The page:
On the question of scientific awareness and rationality, it seems, a majority of Indian scientists do not have a unified and unambiguous stand. Isaac Newton, arguably the most outstanding scientist of all time, spent over three-fourths of his time thinking about religious matters and scriptural writings. Despite devoting so much energy to these studies, he did not accomplish anything worthwhile that could even remotely match his scientific brilliance. It is not to suggest that Newton disregarded science in favour of his religious beliefs. Newton, no doubt, was smarter than many ordinarily accomplished, but he misled himself into belief that the laws of nature are the manifestations of a ‘divine plan’ and it is necessary to satisfy the ‘divine creator’ in order to discover them. His occult studies comprising chronology of ancient kingdoms, astrology and interpretation of Biblical apocalyptic, by today’s standard are plainly unscientific. In retrospect, one can only imagine how much farther Newton would have seen had he not been distracted from his scientific pursuit, though it is important to remember that Newton lived in times when the Church was still strong and science was just in its infancy. There were no clear and established standards demarcating the practice of science from pseudoscience. Most importantly, Newton today is known for the impact of his scientific work on our lives and certainly not for his religious musings and metaphysical digressions. Trajectories of the modern space flights are not revealed in prayers or in some private communication with an individual’s benevolent god, but meticulously computed from the orbital mechanics derived from Newton’s laws of motion and gravitation. No amount of worship, wishful thinking or animal sacrifice can fix the glitch in a combustion chamber or repair faulty coolant lines serving the radiator. In fact attributing success to higher powers and seeking divine interventions grossly undermine the capabilities and achievements of human ingenuity. The proven success of the moon mission was due to the efforts of dedicated individuals and the state-of-the-art engineering design based solely on the known laws of physics. Newton’s scientific work was an immense contribution to humanity. It would be a befitting tribute to the man, if posterity does not fall trap to the obscurantist and weird notions that had also beguiled Newton.

RAVINDER KUMAR BANYAL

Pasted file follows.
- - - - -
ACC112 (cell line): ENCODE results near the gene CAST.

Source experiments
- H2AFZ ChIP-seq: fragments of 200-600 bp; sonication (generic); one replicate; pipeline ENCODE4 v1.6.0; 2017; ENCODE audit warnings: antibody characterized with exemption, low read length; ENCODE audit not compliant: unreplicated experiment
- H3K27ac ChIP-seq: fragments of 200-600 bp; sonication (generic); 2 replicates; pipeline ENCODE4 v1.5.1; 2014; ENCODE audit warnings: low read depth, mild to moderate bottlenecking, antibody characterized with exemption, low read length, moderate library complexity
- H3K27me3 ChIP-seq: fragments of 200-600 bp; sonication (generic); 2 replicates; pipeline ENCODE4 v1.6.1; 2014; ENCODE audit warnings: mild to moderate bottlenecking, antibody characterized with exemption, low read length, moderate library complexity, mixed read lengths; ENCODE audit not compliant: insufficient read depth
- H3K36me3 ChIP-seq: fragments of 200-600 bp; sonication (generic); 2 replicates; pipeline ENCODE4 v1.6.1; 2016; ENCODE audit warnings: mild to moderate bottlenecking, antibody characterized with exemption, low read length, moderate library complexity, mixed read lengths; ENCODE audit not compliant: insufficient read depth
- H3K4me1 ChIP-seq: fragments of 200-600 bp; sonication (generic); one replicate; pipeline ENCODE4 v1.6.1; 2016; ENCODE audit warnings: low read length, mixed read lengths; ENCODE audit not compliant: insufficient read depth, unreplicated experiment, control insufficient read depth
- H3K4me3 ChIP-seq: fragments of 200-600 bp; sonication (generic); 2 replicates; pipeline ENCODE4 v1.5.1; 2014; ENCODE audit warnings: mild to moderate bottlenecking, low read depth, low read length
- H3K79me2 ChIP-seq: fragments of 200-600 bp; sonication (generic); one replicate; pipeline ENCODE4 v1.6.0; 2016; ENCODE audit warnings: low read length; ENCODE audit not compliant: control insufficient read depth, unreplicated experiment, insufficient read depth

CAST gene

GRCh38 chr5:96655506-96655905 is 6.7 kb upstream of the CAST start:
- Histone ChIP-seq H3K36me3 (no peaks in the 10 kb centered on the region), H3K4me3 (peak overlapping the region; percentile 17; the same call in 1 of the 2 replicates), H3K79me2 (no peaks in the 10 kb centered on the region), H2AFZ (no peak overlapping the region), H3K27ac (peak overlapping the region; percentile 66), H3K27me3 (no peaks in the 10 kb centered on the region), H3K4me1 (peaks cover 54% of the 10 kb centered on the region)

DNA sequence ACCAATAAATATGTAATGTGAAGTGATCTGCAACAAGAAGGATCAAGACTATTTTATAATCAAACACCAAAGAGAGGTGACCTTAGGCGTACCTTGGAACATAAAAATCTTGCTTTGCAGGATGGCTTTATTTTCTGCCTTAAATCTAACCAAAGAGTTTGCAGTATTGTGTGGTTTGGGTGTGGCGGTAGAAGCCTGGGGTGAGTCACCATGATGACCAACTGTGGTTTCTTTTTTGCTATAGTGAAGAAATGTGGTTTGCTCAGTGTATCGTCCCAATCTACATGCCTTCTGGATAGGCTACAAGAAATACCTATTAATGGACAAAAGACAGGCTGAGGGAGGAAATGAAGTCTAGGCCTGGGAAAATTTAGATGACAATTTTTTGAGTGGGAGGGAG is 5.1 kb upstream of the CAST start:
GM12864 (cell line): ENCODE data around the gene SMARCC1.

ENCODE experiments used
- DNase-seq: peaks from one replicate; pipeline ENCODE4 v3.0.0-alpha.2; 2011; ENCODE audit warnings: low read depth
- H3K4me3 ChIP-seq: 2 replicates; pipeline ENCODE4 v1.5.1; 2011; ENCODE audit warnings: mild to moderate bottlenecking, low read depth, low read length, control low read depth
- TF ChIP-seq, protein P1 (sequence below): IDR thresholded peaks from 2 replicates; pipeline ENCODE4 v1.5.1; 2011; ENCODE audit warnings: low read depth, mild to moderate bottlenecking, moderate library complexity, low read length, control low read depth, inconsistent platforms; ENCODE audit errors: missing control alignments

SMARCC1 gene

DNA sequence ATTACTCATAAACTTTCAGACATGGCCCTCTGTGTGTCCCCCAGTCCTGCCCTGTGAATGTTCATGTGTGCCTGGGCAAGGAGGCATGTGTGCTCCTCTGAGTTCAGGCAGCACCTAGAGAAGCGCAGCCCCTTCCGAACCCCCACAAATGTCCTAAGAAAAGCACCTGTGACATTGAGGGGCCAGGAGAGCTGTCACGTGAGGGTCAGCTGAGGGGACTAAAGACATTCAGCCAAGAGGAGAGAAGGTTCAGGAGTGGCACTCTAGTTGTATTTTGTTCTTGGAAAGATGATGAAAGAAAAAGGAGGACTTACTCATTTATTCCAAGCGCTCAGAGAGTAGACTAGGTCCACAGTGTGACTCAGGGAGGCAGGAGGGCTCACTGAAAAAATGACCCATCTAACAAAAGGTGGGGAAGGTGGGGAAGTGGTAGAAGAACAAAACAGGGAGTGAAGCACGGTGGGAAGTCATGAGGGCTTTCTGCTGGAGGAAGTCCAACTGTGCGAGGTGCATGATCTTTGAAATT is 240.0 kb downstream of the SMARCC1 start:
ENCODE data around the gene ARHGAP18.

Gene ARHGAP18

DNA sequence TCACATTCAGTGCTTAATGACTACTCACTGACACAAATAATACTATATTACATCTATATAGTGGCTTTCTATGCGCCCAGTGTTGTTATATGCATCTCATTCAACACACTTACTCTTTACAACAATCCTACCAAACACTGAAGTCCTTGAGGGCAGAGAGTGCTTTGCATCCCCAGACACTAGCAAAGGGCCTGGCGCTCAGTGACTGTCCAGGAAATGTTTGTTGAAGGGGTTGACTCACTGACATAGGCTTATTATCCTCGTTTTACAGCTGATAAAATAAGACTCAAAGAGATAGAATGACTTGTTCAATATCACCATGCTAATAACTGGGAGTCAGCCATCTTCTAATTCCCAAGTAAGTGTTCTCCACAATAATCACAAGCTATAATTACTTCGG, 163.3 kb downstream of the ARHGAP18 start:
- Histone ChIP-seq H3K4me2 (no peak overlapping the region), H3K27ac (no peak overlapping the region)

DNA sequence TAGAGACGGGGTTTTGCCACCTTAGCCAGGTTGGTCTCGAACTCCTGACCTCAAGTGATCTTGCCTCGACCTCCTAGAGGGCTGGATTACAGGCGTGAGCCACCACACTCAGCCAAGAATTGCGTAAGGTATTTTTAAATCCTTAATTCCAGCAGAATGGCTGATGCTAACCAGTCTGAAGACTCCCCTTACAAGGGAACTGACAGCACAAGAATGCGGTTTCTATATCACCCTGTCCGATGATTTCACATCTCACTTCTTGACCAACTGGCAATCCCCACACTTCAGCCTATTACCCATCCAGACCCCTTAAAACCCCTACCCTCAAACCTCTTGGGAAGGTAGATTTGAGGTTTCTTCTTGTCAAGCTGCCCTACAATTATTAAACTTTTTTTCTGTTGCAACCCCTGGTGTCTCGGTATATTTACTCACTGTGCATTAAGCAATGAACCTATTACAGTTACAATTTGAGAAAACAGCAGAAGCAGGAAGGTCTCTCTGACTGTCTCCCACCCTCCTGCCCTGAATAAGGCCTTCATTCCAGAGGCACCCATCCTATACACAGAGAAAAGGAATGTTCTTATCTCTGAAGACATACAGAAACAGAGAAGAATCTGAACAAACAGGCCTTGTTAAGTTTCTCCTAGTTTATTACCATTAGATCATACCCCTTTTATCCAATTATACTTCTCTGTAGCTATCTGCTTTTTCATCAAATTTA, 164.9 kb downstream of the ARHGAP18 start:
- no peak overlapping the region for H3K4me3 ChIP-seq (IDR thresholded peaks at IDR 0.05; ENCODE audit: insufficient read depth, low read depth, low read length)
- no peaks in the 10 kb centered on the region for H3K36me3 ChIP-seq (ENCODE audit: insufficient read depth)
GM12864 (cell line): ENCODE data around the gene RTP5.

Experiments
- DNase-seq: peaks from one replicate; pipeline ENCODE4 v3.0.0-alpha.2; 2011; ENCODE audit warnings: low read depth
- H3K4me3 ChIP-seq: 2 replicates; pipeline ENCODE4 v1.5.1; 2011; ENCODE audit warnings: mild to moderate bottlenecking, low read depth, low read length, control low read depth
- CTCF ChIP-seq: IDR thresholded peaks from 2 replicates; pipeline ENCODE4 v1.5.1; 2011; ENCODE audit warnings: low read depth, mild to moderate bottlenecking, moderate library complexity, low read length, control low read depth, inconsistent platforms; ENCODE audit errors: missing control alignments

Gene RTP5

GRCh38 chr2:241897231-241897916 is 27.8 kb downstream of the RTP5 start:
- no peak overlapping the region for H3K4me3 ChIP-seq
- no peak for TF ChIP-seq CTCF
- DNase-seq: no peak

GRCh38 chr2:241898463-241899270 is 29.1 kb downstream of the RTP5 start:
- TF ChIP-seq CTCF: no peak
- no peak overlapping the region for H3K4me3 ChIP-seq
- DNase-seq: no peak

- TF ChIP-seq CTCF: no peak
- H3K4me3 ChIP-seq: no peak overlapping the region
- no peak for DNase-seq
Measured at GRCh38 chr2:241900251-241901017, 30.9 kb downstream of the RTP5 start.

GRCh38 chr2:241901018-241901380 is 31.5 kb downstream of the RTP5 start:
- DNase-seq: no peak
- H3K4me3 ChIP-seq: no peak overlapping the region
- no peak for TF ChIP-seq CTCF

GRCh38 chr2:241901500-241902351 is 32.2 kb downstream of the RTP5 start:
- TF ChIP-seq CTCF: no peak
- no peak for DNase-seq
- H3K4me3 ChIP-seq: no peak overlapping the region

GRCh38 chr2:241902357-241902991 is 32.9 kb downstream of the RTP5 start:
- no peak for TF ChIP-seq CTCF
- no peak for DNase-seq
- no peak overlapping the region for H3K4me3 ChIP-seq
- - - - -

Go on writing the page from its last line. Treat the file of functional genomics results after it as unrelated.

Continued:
Indian Institute of Astrophysics

Bangalore 560 034

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Ravinder Banyal

3 Comments

  • Mr Banyal,

    This is an excellent article. It is especially relevant and noteworthy at a juncture when our times is again coming under siege from post-modernism and revival of religious superstition and New Age lunatic themes disguised as spirituality and reformist faith.

    I sincerely hope that more and more people read articles like these and help arrest the rate of decline that is happening to Science in India. There has been no let up in declining scientific temperament in the country, despite all the allure and distractions of its growing economic power.

    This article below echoes many of the views and concerns of your article.
    http://sujaiblog.blogspot.com/2008/06/decline-of-science-in-india-iii.html

    It has also some stats on the attitude and perceptions of Indian scientific community towards science and religion which does not bode well for the future of Indian science.

    It is no surprise that religion shares most of the blame for this unfortunate state of Science in India

  • 1) Out of curiosity, what is the history of the ‘development of scientific temper’? Did the constitutional founders or subsequent visionaries recommend or put in practice methods for the citizens to accomplish this? (I recently read an article in Outlook magazine that claimed that in the 80’s college courses included studies of numerous essays on this subject).

  • This is an excellent article. Observing my relatives and friends, I realize that peoples penchant toward astrology and many rituals and superstitions have raised by leaps and bounds in the past 10 to 15 years, I must say mainly due to media, and dominance of upper caste Hindus in media.
    There should be some ways to tackle this problem. Worried so much lately!